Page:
People often ask writers and filmmakers how long they worked on their most recent project.

The mistake made is people think in terms of calendar time, instead of time spent actually working on the project. A month can go by where zero hours of work on the project happen. But on the other end of the spectrum, a week can go by where 80 or 90 hours are spent working on the project. Calendar time vs. Working time are often two different values.

This means if someone says “It took me a year to write the book” that could mean a wide range of actual time invested.

For most of my books so far, it took a year of full time effort. About 6 months to write a first draft, 6 weeks to write a second, and the rest for revisions, copyediting and promotion.

50 weeks x 40 hours = 2000 hours.

If you have an idea think hard about that number. You find similar numbers of hours for making movies, startup companies, albums, games, novels, or anything of note.

How many hours are you willing to put into delivering on your idea? 

The greatness of an idea is irrelevant if you don’t put in the hours needed to see it to fruition.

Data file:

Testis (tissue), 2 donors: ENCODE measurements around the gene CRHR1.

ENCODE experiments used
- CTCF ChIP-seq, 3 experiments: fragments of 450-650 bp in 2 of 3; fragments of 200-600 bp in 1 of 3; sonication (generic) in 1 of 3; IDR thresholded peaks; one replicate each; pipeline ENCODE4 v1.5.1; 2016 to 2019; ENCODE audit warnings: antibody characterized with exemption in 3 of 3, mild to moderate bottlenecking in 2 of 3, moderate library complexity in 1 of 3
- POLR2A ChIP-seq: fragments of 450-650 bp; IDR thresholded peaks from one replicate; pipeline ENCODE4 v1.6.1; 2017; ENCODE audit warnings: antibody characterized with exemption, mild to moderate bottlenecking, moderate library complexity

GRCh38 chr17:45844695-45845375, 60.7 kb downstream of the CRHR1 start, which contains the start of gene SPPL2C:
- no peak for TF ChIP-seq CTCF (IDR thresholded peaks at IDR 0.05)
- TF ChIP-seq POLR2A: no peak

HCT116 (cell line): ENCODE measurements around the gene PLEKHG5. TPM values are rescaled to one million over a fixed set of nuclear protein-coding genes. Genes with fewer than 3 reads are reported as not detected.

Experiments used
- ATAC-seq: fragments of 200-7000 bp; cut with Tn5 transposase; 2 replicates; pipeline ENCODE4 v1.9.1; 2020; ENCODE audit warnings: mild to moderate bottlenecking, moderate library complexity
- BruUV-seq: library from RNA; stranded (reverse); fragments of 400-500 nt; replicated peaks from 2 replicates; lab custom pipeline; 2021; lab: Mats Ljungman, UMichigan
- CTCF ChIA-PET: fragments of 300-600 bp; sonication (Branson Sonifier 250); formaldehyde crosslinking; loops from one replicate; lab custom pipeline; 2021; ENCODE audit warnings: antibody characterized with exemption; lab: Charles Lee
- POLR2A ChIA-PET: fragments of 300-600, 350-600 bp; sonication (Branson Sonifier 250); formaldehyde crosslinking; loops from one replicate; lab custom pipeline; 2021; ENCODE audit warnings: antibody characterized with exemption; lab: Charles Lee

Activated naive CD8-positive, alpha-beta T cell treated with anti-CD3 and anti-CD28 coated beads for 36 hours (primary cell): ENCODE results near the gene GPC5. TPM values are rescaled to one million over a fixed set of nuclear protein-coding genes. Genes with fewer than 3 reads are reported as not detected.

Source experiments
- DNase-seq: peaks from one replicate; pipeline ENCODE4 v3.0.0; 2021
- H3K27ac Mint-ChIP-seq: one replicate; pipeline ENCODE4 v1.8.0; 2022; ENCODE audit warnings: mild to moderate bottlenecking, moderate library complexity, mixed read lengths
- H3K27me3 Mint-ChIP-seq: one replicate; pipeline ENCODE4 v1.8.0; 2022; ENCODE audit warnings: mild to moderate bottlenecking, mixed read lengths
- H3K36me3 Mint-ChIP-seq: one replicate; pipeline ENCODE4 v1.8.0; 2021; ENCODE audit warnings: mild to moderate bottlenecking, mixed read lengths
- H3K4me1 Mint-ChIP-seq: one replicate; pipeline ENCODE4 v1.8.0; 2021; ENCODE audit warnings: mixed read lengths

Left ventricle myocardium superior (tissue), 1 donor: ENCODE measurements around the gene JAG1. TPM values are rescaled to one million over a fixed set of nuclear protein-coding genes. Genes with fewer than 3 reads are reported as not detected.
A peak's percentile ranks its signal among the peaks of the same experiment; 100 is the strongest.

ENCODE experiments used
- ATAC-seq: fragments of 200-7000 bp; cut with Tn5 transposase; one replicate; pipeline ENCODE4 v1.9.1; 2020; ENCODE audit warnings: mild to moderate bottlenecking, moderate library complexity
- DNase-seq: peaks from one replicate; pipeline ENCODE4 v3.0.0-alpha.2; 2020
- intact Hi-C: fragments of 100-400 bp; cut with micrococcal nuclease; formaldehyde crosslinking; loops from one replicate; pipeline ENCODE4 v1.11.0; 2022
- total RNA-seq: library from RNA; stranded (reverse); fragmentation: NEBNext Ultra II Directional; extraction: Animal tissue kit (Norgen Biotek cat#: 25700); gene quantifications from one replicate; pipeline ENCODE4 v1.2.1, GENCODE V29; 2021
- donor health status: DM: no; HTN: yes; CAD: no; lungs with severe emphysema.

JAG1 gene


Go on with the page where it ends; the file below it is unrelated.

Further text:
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6 Responses to “Ideas vs. Time: how long does an idea take to develop?”

  1. Scott Berkun |

    It’s also interesting to consider what constitutes work for a creative project.

    For most of my books I spend many hours researching and interviewing people. While this work isn’t creation, it is research and study for what I create, which is part of the time required to make a creative work.

    Reply
  2. zproxy |

    Some say, some ideas take up to ten years until they are ready to be put into words and action.

    Reply
  3. Vivek |

    As I have started implementing my new idea which I was thinking from last one year or more, but i dont know how much time it will take to make it large…

    Reply
  4. Jacqueline Dagert |

    This is really exciting! I don’t think you’ve taken into account what happens day to day, but still a good post.

    Reply
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